The second Marsden motion ("Marsden II") was made on August 4, 2009, the following day. (Id. at 90.) Petitioner stated that he and Counsel could not communicate because of their discrepant views and unwillingness to compromise. (Id. at 93.) The trial court noted that Petitioner and Counsel must have been communicating if they were disagreeing. (Id. at 95.) Counsel stated that he felt physically threatened by Petitioner. (Id. at 90-91.) Petitioner assured the court, upon its request, that he would not attack Counsel; Counsel confirmed that he would continue to effectively represent Petitioner. (Id. at 96-98.) The trial court then denied the motion. (Id. at 98.)
The third Marsden motion ("Marsden III") was made on the following day, August 5, 2009. (Id. at 101.) Counsel advised the trial court that he was developing physical symptoms of stress. (Id. at 102.) When asked whether he could proceed representing Petitioner if sufficient security measures were in place, Counsel indicated that he could feel safe in the courtroom but was concerned that he and Petitioner lacked mutual trust and communication. (Id. at 103, 105, 112.) The trial court found the motion untimely and that granting the motion would significantly burden the prosecution. (Id. at 118.) The trial court also found Petitioner largely responsible for the conflict because of his refusal to cooperate with Counsel, which was not grounds for substitution of counsel under People v. Marsden. (Id. at 106.) The trial court denied the motion. (Id. at 123.)
Petitioner was convicted on August 11, 2009 of two counts of assault, two counts of corporal injury, one count of false imprisonment, one count of making a criminal threat, and one count of unlawful taking and driving of a vehicle. (Lodgment 1 at 169, 171, 172, 174, 176-78, 358-59.) Petitioner was sentenced to twenty-four years and four months. (Lodgment 1 at 358-59.) Petitioner's state law remedies were exhausted when the California Court of Appeal denied his appeal and the California Supreme Court denied his Petition for Review. (Lodgment 9; Lodgment 11.)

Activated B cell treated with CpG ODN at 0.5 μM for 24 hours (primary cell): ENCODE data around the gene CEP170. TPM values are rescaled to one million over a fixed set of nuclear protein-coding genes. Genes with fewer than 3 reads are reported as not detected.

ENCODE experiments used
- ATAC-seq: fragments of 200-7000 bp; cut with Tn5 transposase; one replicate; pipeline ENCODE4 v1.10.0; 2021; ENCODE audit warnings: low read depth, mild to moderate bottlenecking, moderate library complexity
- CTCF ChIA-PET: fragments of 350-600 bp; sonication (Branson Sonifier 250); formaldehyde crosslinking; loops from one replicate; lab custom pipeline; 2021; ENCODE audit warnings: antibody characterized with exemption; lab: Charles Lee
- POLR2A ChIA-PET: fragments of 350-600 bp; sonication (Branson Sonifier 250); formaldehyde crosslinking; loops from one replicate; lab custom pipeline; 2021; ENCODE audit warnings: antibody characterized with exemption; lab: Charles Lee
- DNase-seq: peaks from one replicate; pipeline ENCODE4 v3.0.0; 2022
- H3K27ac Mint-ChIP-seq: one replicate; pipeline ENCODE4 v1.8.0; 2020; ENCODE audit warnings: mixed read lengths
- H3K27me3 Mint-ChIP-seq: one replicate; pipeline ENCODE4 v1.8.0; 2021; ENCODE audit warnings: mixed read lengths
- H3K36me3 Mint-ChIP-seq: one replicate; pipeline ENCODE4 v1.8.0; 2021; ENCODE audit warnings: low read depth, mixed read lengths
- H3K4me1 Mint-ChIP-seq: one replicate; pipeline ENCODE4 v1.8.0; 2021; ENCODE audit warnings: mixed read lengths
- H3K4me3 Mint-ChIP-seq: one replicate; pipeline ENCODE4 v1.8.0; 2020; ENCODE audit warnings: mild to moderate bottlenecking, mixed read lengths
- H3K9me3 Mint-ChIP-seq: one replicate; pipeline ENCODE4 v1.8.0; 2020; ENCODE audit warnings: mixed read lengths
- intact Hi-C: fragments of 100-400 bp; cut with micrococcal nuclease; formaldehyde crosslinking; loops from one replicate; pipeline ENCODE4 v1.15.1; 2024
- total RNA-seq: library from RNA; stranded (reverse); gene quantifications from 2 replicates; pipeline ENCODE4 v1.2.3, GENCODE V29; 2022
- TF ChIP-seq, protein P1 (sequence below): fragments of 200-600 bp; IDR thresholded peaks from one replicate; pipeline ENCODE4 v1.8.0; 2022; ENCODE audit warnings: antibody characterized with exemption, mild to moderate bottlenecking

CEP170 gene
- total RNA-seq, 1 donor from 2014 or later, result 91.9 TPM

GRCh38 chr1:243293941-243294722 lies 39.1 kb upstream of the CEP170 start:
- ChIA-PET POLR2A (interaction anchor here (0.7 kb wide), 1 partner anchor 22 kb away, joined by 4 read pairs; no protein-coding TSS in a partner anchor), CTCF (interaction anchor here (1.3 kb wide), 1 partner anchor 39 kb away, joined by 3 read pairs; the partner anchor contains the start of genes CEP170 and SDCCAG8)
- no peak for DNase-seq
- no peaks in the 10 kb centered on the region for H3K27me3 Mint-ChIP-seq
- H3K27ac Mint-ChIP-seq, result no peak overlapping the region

The Antiterrorism and Effective Death Penalty Act of 1996 ("AEDPA") governs this Petition. See Lindh v. Murphy , 521 U.S. 320, 336-37 (1997). Under AEDPA, a federal court will not grant habeas relief with respect to any claim adjudicated on the merits in state court unless the decision was (1) based on an unreasonable determination of the facts in light of the evidence presented or (2) contrary to or involved an unreasonable application of clearly established federal law. 28 U.S.C. § 2254(d); Early v. Packer , 537 U.S. 3, 7-8 (2002). The state court decision must be more than incorrect or erroneous to warrant habeas relief. Lockyer v. Andrade , 538 U.S. 63, 71-73 (2003). The standard under AEDPA is not met unless the state court's application of the law is "objectively unreasonable." Id . For ...